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‘Hobbit’ Ancestor Bones Found


Archaeological excavations of Holocene deposits at Liang Bua on the Indonesian island of Flores are seen in progress in this undated handout picture courtesy of the Liang Bua Team.

Archaeological excavations of Holocene deposits at Liang Bua on the Indonesian island of Flores are seen in progress in this undated handout picture courtesy of the Liang Bua Team.

Small human-like creatures lived in Indonesia 50,000 years ago, and a recent study found evidence of their much older ancestors.

Scientists working in Indonesia say they found several teeth and part of a jawbone that date back 700,000 years.

The scientists are with the Research Center of Human Evolution at Griffith University in Queensland, Australia. Two reports describing the findings appears this month in the journal Nature.

The researchers said the teeth and bones are from small creatures, or similar ones, that lived before what they call “hobbit” hominin.

The name hobbit comes from the writings of J.R.R. Tolkien. It is used to describe members of an imaginary race. In Tolkien’s stories, hobbits are similar to human beings, only smaller.

Scientists have used the term hobbit to describe ancient human-like creatures, measuring only about a meter high. Not only were hobbits small in height, they also had small heads. But their feet and toes were big for their size. The hobbits are hominins — a group that includes modern humans and human species that no longer exist.

The newly discovered fossils belong to an adult and two children. The older hobbit was about the same size as its much younger relative.

The remains were found in 2014 on the Indonesian island of Flores. They were discovered about 70 kilometers from an opening in the ground where scientists found the first hobbit fossils over 10 years ago. Scientists named these creatures “homo floresiensis.”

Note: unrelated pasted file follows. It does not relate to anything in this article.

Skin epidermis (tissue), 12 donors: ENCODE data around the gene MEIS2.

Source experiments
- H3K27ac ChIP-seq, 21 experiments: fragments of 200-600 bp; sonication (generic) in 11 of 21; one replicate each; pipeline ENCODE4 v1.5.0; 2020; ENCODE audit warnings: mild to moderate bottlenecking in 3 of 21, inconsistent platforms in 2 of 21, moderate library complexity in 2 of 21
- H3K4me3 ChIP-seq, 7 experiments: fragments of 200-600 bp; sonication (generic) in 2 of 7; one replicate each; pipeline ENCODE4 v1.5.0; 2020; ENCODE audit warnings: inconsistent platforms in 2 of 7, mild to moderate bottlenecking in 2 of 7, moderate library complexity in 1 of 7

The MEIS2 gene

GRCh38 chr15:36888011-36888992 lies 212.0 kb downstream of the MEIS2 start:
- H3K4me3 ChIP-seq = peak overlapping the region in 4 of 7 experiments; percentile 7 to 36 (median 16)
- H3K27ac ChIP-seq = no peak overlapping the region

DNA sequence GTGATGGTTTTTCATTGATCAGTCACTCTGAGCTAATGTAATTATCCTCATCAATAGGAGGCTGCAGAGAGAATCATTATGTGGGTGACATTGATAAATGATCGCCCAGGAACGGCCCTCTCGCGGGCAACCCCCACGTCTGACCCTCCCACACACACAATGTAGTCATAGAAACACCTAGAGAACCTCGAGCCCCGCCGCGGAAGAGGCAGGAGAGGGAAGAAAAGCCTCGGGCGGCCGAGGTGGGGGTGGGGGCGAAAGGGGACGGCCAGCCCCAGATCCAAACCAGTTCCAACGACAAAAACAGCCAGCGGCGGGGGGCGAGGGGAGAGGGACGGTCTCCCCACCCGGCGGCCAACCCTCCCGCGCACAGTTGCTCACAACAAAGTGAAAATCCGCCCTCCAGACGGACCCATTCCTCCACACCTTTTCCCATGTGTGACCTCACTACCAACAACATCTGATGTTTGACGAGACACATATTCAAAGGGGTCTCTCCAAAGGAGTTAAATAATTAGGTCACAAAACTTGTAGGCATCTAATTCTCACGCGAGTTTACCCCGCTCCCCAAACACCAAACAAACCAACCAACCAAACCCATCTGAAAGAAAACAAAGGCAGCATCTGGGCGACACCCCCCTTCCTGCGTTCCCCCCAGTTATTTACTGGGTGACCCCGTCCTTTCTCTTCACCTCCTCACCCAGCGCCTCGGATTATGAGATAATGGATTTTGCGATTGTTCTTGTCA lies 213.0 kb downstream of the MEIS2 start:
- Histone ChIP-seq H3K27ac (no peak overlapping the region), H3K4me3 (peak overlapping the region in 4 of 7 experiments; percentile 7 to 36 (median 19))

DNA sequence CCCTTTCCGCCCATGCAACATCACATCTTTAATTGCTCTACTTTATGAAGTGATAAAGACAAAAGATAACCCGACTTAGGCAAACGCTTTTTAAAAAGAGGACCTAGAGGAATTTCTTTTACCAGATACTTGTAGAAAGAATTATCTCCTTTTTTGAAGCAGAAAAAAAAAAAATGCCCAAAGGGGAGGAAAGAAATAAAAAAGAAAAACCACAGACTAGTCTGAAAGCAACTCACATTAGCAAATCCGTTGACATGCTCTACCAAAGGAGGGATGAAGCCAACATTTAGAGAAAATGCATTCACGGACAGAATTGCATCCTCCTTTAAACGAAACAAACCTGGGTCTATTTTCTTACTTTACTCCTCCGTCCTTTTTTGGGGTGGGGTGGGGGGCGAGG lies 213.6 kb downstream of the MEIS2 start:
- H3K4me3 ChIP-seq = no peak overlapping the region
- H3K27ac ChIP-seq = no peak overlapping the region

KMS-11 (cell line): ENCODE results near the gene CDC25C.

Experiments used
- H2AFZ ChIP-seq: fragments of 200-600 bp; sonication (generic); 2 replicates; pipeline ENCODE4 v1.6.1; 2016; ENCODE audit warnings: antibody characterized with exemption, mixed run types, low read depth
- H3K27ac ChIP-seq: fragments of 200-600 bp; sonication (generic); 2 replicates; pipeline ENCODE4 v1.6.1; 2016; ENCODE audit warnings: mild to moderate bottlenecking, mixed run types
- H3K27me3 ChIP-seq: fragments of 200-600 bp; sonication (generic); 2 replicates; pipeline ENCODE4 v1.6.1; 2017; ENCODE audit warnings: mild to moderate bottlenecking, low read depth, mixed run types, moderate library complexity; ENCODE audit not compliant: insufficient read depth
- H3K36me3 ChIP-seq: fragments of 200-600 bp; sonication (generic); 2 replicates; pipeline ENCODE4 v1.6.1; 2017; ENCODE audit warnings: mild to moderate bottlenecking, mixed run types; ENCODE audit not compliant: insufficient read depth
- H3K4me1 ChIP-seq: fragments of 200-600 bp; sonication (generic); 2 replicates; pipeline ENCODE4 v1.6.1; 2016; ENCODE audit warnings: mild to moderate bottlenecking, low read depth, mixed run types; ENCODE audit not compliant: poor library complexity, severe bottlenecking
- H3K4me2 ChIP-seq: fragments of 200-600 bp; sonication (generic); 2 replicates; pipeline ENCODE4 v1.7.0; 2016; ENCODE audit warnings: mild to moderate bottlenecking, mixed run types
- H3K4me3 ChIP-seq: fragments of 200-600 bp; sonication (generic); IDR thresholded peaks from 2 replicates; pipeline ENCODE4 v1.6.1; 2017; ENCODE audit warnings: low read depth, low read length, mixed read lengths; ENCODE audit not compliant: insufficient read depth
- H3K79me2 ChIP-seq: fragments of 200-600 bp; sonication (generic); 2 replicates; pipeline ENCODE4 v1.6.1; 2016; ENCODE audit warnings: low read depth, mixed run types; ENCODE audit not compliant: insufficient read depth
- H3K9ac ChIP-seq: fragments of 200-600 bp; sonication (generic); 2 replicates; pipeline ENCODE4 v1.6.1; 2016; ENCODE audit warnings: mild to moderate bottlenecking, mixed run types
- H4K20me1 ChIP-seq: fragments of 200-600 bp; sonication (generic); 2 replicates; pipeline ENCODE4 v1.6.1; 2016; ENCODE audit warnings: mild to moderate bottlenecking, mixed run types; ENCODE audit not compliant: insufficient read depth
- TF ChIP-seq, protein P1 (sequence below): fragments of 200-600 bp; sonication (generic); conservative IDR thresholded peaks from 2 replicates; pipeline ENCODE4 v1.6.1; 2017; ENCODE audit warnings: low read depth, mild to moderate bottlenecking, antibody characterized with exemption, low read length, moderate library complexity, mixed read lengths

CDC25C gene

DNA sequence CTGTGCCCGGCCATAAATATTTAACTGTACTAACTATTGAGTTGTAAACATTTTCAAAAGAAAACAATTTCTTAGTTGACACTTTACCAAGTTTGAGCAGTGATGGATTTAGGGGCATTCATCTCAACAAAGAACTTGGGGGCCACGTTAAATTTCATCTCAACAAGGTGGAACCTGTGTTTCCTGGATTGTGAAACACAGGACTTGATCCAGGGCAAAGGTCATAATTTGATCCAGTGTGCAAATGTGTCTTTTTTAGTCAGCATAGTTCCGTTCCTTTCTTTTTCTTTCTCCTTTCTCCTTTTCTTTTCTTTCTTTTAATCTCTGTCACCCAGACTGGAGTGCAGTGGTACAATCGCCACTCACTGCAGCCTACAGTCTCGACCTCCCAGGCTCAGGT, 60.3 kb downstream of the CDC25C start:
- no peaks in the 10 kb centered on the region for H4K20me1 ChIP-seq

A model of a Homo floresiensis skull — the original was found on a remote Indonesian island — is held by an employee at the Science Museum in London.

A model of a Homo floresiensis skull — the original was found on a remote Indonesian island — is held by an employee at the Science Museum in London.

That first fossil discovery created much talk about what these small creatures are, and how they got to Flores.

The new fossils are from a bigger species that arrived on the island about a million years ago. The Australian researchers say the creature began to shrink over time in a process called “island dwarfism.” According to Nature, supporters of this idea think that the creature became dwarfed — or smaller -- in just a few hundred thousand years because of a lack of food or other resources on Flores.

Island dwarfism is something well known among animals. Some animals are up to six times smaller than their ancestors because of a lack of resources. There was just less to go around on an island. For example, at one time, Flores was home to a very small elephant-like animal.

The new finding put an end to the idea that hobbits were just sick or underfed homo sapiens -- the scientific name for humans.

“The hobbit was real,” archeologist Adam Brumm told AFP. “It was an ancient human species that is separate to ours and that no longer exists on the planet today.”

Brumm was lead writer of one of the studies published in Nature. He works at Griffith University’s Research Center of Human Evolution.

But there is still debate as to what the hobbits really are, and from where they came.

Scientists hope that the new fossils can help researchers decide what the older species was, and how the hobbits came to be their small size.

One possibility is that hobbits are a dwarfed version of homo erectus—the first human-like creature to leave Africa.

Other scientists have also studied hobbits. They say qualities like the creature’s long, flat feet could mean that it came from a smaller, more primitive human relative. Such possibilities include Homo habilis or Australopithecus, known only from remains in Africa.

Researcher Gerrit van den Bergh is with the University of Wollongong in Australia. He spent four years looking for the hobbit’s ancestors. In 2014, he was about to give up at the end of the year.

“We had given up hope we would find anything, then it was ‘bingo!’,” van den Bergh told Nature. He said they had a huge party with dancing and food to celebrate the discovery.

I’m Anne Ball.

This story appeared on VOANews.com. Anne Ball adapted the story for Learning English. George Grow was the editor.

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Words in This Story

fossil – n. something (such as a leaf, skeleton, or footprint) that is from a plant or animal which lived in ancient times and that you can see in some rocks

dwarfism – n. the condition that causes a person, or creature, to stop growing before reaching normal adult size

primitive – adj. of, belonging to, or seeming to come from an early time in the very ancient past

bingo – expression. A word used to announce a successful result that is quick or unexpected

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